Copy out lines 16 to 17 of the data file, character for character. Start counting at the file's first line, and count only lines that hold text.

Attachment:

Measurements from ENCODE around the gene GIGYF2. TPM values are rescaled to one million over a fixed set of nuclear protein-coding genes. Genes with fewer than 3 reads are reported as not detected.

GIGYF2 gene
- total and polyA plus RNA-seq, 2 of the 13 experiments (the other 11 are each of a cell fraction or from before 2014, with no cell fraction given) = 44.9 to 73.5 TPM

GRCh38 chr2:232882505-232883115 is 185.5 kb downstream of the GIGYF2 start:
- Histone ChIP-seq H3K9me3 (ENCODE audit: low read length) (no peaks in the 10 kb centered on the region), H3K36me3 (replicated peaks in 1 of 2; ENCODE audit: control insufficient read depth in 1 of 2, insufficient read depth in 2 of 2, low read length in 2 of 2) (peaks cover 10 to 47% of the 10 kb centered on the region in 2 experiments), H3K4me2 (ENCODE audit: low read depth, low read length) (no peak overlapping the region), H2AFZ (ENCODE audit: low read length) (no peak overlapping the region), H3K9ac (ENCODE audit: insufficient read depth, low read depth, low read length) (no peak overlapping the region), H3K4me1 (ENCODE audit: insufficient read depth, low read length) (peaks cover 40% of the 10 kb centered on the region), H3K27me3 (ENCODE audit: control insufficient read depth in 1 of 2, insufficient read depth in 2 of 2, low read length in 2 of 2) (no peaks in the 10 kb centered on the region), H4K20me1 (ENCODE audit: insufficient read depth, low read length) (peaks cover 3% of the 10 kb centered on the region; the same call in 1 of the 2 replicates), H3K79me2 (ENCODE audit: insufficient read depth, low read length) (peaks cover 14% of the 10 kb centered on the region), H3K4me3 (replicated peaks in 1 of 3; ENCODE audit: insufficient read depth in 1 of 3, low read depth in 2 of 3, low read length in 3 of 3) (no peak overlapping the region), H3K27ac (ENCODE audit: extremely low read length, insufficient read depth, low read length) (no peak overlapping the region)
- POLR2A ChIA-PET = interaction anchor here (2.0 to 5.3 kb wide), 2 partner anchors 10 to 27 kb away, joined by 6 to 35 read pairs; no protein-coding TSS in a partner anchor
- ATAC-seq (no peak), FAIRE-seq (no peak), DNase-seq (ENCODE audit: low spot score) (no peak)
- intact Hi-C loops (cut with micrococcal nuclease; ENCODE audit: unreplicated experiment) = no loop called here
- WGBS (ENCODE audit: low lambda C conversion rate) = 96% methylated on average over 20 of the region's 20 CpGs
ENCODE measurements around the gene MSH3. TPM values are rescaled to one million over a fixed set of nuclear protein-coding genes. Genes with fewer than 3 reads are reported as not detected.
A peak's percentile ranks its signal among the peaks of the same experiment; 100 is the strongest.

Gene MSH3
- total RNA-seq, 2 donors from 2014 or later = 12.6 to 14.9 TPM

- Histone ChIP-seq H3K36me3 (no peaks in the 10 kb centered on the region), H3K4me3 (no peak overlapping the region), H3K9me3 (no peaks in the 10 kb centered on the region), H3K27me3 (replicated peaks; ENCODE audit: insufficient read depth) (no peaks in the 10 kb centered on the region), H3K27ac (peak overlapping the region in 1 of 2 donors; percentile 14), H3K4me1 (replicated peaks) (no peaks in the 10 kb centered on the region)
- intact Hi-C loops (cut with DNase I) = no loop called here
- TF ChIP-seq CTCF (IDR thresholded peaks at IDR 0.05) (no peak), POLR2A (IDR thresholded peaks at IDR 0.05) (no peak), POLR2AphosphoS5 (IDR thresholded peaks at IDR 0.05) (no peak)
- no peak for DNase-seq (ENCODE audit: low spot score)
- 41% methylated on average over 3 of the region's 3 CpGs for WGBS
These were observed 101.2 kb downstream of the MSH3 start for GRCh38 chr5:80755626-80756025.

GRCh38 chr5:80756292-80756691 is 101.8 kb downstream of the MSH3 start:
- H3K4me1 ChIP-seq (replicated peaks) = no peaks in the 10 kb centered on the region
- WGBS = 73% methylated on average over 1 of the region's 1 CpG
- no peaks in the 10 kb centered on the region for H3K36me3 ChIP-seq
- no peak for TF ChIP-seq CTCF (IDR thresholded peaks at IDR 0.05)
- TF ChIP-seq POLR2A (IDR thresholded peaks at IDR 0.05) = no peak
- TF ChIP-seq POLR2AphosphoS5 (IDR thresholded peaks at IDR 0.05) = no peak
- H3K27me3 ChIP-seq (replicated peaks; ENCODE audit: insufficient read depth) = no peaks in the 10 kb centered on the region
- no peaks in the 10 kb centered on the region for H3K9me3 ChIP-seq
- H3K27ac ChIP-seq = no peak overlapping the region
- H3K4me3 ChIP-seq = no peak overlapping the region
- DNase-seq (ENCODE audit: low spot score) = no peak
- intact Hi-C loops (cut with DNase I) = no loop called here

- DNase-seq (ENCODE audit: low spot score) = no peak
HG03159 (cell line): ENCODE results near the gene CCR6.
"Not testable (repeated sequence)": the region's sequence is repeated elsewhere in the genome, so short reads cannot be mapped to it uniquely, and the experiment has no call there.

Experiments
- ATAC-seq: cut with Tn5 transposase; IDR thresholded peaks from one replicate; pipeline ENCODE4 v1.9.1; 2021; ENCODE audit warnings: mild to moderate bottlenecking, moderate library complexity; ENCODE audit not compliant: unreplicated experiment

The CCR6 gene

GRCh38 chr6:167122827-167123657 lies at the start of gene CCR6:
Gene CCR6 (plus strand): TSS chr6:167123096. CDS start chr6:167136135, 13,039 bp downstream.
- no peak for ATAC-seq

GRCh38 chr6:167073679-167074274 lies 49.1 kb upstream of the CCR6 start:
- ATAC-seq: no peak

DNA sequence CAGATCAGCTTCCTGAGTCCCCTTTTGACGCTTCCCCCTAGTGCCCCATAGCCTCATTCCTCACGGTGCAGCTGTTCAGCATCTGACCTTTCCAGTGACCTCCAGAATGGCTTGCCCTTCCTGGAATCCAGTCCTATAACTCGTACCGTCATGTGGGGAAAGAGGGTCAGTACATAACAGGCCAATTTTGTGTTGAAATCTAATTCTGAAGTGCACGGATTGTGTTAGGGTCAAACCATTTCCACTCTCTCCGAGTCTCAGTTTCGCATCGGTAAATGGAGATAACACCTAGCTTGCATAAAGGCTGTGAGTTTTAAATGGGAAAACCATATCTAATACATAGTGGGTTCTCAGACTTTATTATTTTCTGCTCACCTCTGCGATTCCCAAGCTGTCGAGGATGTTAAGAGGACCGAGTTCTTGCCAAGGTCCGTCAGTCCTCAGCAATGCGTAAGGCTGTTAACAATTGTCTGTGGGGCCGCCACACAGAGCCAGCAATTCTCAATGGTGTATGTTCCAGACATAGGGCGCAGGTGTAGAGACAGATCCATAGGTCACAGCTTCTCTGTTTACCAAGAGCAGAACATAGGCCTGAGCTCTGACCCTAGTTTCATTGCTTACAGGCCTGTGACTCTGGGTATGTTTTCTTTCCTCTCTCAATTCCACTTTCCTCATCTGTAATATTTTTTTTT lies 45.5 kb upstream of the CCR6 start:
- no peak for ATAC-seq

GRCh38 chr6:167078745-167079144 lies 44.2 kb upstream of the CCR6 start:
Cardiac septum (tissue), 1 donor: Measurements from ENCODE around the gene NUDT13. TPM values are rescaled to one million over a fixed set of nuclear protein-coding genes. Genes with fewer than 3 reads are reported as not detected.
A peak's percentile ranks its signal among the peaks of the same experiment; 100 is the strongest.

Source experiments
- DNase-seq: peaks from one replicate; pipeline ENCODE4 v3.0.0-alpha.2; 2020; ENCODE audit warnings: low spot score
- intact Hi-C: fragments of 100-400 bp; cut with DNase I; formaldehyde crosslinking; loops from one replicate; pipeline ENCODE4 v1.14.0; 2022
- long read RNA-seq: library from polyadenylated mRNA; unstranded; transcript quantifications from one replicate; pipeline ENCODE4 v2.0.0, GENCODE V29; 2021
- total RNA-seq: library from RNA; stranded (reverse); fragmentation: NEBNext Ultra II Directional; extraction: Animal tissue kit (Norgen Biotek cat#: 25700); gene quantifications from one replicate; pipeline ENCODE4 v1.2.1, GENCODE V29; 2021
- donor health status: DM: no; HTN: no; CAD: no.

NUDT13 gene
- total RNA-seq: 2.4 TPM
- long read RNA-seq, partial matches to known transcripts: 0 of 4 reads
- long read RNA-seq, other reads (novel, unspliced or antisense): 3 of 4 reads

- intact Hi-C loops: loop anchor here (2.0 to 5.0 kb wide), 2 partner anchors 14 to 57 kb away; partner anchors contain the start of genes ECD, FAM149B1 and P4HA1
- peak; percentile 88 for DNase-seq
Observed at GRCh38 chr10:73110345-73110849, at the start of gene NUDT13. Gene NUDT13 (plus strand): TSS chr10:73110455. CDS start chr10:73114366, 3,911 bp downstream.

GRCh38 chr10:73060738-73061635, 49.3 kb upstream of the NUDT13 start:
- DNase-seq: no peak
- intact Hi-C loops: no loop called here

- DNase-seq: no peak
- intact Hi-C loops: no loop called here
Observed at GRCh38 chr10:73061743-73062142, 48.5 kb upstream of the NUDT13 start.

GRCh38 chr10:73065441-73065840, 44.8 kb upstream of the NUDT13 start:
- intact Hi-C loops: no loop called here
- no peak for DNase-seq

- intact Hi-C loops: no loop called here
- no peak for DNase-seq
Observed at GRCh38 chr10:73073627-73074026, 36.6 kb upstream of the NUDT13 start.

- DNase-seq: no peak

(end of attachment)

- TF ChIP-seq CTCF (IDR thresholded peaks at IDR 0.05) (no peak), POLR2A (IDR thresholded peaks at IDR 0.05) (no peak), POLR2AphosphoS5 (IDR thresholded peaks at IDR 0.05) (no peak)
- no peak for DNase-seq (ENCODE audit: low spot score)